Pin It
TV shows on DVD
   

The Dresden Files: Sci Fi Series Cancelled After One Season

Dresden FilesAfter months of uncertainty, the fantasy/mystery series has been cancelled and won’t be returning for a second season.

The Dresden Files was based on a series of novels by Jim Butcher and followed the adventures of Harry Dresden, a wizard who helped the police solve cases. The show debuted on the Sci Fi Channel on January 21, 2007 and ran for 12 episodes. Though the series’ ratings weren’t very strong, a loyal fanbase had hoped that Dresden Files would be renewed for a sophomore year. That didn’t happen and Sci Fi has now confirmed that the series is done.

Perhaps not coincidentally, this news comes on the same day that its been announced that Dresden Files star Paul Blackthorne has joined the cast of new ABC drama Big Shots. Blackthorne will play a high-powered CEO that draws the envy of characters played by Joshua Malina, Dylan McDermott, Christopher Titus, and Michael Vartan. Big Shots will begin airing this Fall on Thursday nights, following Grey’s Anatomy on ABC. Stay tuned! TV Series Finale home page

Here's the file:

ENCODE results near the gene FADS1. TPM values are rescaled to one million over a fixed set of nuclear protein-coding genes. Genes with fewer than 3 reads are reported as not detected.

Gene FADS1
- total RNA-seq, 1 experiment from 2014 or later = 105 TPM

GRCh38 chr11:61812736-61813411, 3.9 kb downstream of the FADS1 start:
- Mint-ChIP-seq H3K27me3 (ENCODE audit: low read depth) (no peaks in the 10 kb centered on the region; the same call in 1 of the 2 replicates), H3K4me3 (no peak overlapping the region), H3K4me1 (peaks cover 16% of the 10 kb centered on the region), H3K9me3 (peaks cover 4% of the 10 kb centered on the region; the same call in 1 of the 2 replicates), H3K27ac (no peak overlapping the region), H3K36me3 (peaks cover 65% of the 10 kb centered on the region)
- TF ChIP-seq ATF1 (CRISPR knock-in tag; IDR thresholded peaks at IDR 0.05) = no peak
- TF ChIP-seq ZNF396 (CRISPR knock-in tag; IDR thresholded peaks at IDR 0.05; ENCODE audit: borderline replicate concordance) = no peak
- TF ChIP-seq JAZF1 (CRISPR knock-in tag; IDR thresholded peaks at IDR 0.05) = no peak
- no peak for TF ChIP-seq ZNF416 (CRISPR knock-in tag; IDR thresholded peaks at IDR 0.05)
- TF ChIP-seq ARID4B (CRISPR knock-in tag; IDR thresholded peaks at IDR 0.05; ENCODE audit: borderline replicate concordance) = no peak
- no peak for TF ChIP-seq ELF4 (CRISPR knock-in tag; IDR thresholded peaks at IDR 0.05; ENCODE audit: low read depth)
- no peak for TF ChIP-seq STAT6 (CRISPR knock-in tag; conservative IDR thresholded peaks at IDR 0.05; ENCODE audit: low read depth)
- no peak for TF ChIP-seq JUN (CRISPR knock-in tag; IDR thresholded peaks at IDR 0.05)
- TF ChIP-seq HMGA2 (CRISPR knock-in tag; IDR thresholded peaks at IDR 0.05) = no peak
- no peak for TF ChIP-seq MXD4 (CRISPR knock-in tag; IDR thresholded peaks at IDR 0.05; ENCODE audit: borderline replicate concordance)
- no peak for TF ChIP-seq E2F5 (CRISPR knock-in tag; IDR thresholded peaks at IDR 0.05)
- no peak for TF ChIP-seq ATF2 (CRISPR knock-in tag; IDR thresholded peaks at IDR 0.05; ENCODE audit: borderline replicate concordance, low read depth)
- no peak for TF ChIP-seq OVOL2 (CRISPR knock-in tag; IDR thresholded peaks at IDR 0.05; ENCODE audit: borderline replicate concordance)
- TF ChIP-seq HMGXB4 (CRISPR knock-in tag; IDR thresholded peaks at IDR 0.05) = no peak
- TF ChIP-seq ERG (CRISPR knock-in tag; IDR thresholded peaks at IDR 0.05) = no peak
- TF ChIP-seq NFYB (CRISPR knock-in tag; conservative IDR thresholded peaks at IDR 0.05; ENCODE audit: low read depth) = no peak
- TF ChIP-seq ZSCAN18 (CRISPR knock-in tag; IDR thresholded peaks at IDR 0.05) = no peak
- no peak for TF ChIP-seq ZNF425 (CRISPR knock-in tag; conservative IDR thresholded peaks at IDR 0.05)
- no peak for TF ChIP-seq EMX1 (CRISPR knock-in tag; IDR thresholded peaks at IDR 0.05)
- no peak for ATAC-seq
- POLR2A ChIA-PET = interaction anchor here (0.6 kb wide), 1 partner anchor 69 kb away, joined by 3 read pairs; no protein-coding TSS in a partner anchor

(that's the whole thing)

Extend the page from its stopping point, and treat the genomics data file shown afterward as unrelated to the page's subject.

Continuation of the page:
Newer and/or Related Articles

{ 148 comments… read them below or add one }

Mary June 2, 2013 at 3:41 pm

Just watched the first Season of Dresden Files and was so bummed to see that episode 12 was it. I was totally enjoying and looking forward to watching another season. I get sucked into a great show and then nothing more because they cancel on us. There is such crap on TV right now that keeps getting extended for another season and then we have good shows that get cancelled and leave us hanging.

Reply

iktrol August 7, 2012 at 5:06 pm

read 0n some other page that sci fi you is just getting controlled by religous people & I see that I also agree with that comment